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Sprints Wonders How Many Players You Need to Sign to Find a Quarterback // 06.01.11

Houston Nutt has no problem with only oversigning by three
The Ole Miss head coach, who signed the entire Memphis metropolitan statistical area to his roster in 2009, doesn't like being viewed as a perfect example of why oversigning is wrong. But he will give up those extra scholarships when you pry them from his cold, dead hands.

"I think that’s unfair," Nutt said. "I get a lot of credit for that. But if you do your research you’ll find that was the only time I did that. I didn’t have any problem with the 28."

See, because it's the last nine oversigned players that make things really unfair -- not the fact that the practice is even allowed in the first place.

Best way to become a starting quarterback at Ole Miss: Sign elsewhere
Apparently, none of the 37 players in question were quarterbacks, or maybe they wouldn't need to keep signing other schools' signal-callers. Barry Brunetti would start in Oxford if the season began now, Houston Nutt said.

Soul searching in Oxford
Things have gotten so bad for Ole Miss -- apparently even worse than the Orgeron years -- that Rebels fans and beat writers are pondering whether this was the worst season for the team in recent history. There aren't many cut-and-dried answer in Kyle Veazey's novella on the topic, but it's an interesting read if you've got 15 or 20 minutes to devote to Ole Miss athletics.

Nick, the problem is that he wasn't cooperating to begin with
First of all, the only reason I come up with for Nick Saban saying this is that he's a Communist.

"I guess if you were in the military you would say we lost a fine comrade," Saban said of Tressel, who resigned Monday.

Second of all, it's clear that when Saban says he's unaware of "the whole details of his circumstances there," Saban means he hasn't been keeping up with the Ohio State situation at all. The soliloquy about cooperation between the NCAA and institutions is lovely and all, but it's not exactly appropriate when you talk about someone who resigned after lying to the Association.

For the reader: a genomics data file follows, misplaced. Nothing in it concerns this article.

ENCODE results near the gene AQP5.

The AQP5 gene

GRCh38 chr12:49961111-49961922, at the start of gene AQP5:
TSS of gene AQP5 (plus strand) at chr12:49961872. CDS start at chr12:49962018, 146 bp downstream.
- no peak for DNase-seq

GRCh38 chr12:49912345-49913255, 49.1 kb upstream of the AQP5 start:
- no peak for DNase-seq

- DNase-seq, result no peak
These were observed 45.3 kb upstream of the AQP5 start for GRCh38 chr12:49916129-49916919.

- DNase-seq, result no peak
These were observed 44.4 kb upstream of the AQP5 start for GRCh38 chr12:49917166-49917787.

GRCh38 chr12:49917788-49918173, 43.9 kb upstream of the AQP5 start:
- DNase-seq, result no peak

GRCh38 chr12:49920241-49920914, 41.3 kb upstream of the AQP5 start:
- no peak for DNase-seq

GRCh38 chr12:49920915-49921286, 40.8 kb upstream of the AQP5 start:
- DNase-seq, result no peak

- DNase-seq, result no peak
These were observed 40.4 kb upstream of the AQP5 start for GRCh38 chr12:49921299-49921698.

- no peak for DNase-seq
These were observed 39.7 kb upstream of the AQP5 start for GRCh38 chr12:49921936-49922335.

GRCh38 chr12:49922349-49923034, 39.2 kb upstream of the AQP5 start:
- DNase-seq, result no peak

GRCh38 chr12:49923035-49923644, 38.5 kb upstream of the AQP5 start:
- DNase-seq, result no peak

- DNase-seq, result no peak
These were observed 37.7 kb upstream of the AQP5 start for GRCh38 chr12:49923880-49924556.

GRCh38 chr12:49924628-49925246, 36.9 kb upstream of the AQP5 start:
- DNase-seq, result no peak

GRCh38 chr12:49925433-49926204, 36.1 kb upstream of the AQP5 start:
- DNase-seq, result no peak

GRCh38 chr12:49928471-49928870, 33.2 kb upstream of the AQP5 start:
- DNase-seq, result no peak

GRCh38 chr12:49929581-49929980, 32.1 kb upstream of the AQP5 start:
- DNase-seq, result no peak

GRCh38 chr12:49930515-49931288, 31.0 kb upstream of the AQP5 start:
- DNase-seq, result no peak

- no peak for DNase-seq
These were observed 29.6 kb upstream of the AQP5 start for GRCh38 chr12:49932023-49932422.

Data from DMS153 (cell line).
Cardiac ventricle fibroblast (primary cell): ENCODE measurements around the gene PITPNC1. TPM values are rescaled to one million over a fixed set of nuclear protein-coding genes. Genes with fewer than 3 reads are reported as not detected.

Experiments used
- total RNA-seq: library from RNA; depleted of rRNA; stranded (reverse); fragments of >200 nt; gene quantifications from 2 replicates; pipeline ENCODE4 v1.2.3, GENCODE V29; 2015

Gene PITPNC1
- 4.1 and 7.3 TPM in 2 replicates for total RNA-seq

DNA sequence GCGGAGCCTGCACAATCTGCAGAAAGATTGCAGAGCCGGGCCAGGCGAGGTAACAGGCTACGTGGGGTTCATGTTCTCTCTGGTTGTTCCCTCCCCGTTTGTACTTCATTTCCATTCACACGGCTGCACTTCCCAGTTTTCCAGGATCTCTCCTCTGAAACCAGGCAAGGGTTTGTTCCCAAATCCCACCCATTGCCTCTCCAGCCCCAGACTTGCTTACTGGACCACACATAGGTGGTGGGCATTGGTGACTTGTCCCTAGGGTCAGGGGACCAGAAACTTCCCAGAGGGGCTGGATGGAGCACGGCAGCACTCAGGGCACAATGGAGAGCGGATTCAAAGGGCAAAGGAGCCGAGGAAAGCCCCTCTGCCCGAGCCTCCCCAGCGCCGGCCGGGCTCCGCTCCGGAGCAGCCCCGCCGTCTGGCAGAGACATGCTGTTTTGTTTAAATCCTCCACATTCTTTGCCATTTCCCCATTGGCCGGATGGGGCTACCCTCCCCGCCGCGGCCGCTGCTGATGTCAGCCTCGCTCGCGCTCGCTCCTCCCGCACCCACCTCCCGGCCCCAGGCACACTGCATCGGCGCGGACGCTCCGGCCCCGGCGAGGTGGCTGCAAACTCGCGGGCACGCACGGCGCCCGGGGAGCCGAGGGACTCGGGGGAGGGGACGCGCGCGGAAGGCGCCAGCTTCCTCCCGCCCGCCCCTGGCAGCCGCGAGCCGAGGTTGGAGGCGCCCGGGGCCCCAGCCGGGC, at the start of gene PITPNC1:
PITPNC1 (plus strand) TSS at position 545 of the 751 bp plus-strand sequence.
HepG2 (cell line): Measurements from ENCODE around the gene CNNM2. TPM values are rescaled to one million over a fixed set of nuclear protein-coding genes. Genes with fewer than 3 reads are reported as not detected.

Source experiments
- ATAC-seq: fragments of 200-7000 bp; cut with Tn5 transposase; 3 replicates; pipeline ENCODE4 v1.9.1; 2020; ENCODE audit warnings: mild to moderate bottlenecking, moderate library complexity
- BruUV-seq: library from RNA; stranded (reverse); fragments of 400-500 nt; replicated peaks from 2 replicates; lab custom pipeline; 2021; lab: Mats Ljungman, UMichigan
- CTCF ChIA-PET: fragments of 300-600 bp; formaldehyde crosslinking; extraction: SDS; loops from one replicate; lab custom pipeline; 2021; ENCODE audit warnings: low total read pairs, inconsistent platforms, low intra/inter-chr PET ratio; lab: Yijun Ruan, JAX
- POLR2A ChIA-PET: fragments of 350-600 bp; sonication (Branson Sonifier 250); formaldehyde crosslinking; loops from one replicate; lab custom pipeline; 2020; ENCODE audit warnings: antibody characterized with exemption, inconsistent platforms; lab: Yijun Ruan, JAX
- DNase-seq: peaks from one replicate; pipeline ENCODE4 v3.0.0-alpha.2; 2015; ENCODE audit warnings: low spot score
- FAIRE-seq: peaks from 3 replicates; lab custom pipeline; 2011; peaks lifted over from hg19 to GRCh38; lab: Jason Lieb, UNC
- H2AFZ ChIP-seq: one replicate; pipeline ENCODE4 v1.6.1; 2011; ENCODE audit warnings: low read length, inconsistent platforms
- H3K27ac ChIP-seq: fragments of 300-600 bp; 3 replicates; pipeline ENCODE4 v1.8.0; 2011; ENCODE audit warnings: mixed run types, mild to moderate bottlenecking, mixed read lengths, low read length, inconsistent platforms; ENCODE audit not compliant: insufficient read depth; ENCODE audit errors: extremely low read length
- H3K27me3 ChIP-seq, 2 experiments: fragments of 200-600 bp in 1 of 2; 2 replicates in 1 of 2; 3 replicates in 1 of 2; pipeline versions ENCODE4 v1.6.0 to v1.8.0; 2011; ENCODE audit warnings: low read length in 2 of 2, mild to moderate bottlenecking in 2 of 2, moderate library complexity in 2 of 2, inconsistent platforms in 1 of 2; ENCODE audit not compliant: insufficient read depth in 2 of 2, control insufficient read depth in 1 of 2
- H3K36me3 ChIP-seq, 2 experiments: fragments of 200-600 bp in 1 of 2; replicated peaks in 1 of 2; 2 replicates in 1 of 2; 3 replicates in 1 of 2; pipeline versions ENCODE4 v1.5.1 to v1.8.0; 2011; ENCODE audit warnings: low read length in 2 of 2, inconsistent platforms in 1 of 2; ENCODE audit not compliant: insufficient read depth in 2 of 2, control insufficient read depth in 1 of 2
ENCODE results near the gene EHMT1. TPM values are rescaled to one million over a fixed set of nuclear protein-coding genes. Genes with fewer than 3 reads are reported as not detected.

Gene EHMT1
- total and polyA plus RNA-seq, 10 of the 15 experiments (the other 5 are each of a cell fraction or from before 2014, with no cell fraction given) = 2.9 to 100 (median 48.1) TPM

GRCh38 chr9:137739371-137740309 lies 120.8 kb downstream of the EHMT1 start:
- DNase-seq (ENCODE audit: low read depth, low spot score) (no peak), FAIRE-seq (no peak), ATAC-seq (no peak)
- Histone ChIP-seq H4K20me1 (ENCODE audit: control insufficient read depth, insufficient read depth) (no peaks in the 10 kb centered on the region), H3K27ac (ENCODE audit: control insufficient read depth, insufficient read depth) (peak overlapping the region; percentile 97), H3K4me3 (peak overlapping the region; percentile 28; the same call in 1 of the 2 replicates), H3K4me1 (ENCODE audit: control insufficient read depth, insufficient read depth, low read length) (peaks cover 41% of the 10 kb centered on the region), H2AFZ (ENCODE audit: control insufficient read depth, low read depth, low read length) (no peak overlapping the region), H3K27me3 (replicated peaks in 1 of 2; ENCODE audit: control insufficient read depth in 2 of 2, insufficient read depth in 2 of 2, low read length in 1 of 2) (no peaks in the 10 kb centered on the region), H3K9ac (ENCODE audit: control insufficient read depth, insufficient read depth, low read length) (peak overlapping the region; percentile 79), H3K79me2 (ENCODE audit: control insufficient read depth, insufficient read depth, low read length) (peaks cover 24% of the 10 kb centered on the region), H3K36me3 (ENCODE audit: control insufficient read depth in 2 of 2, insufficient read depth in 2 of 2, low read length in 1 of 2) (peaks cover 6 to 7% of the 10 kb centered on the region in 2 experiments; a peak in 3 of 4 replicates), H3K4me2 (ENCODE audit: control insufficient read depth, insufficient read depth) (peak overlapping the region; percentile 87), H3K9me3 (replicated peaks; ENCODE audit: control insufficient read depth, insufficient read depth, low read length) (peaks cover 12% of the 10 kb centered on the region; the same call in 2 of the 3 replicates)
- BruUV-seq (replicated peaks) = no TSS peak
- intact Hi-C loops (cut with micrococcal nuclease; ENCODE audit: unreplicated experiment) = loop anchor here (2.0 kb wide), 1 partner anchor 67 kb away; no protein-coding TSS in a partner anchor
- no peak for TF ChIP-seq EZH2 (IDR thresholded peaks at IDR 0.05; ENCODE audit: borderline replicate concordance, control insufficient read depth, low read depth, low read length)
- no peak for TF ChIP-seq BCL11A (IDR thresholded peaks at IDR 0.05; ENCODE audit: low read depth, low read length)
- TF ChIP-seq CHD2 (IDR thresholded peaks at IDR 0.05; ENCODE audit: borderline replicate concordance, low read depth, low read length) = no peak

Then again, maybe there's a reason he's being so nice
And Mark May is on the story:

Looking into the Mayday Crystal ball the Buckeye head football coach in 2013 will be Nick Sabenless than a minute ago via MogoTXT Favorite Retweet Reply


It's so weird that they also have a Nick Saben that coaches at Alabama. But, um, who's going to coach Ohio State in 2012? (HT: Blutarsky)

In which I agree with Bobby Petrino
Anyone who reads the blog knows that I'm not a fan, but when the man is right, the man is right.

Bobby Petrino on Sugar Bowl: 'We wanted to play their best players. No question I don't understand how they were eligible & never will.'less than a minute ago via UberSocial Favorite Retweet Reply


Petrino will surely leave a typewritten note at Tressel's desk to that effect. (HT: Blutarsky, who obviously spent more time on Twitter than I did yesterday)

And I'm sure having the fewest saves in the league had nothing to do with it
LSU pitching coach David Grewe has resigned COMPLETELY ON HIS OWN AND WITH NO SUCH SUGGESTION FROM HEAD COACH PAUL MAINIERI OR ANYONE ELSE. Which is why he spends half of his statement essentially saying that if the team succeeds, Grewe should get some of the credit.

Somebody hire this man to write for a major sports publication
On second thought, keep him where he is. John Infante brilliantly dissects the issues that arise when people decry the theory that athletics departments aren't profitable. (Or maybe they are; it's not clear.)

The problem is that some of those athletic departments would break even by shedding multiple sports and cutting administrative staff. Since the success of football and men’s basketball often drive revenue, cuts there could decrease opportunities to grow revenue, and thus keep the department afloat or improve competitiveness.

Those who think, for whatever illogical reason, that requiring athletics departments to be self-sufficient would lead to less emphasis on football or basketball miss the point. Modern-day FBS schools are going to have football and basketball programs; it's everything else that would end up on the chopping block.

Carl Torbush retires with prostate cancers
Currently at Kansas, Torbush served as defensive coordinator at three SEC West teams -- Ole Miss, Alabama and Mississippi State. Thoughts and prayers.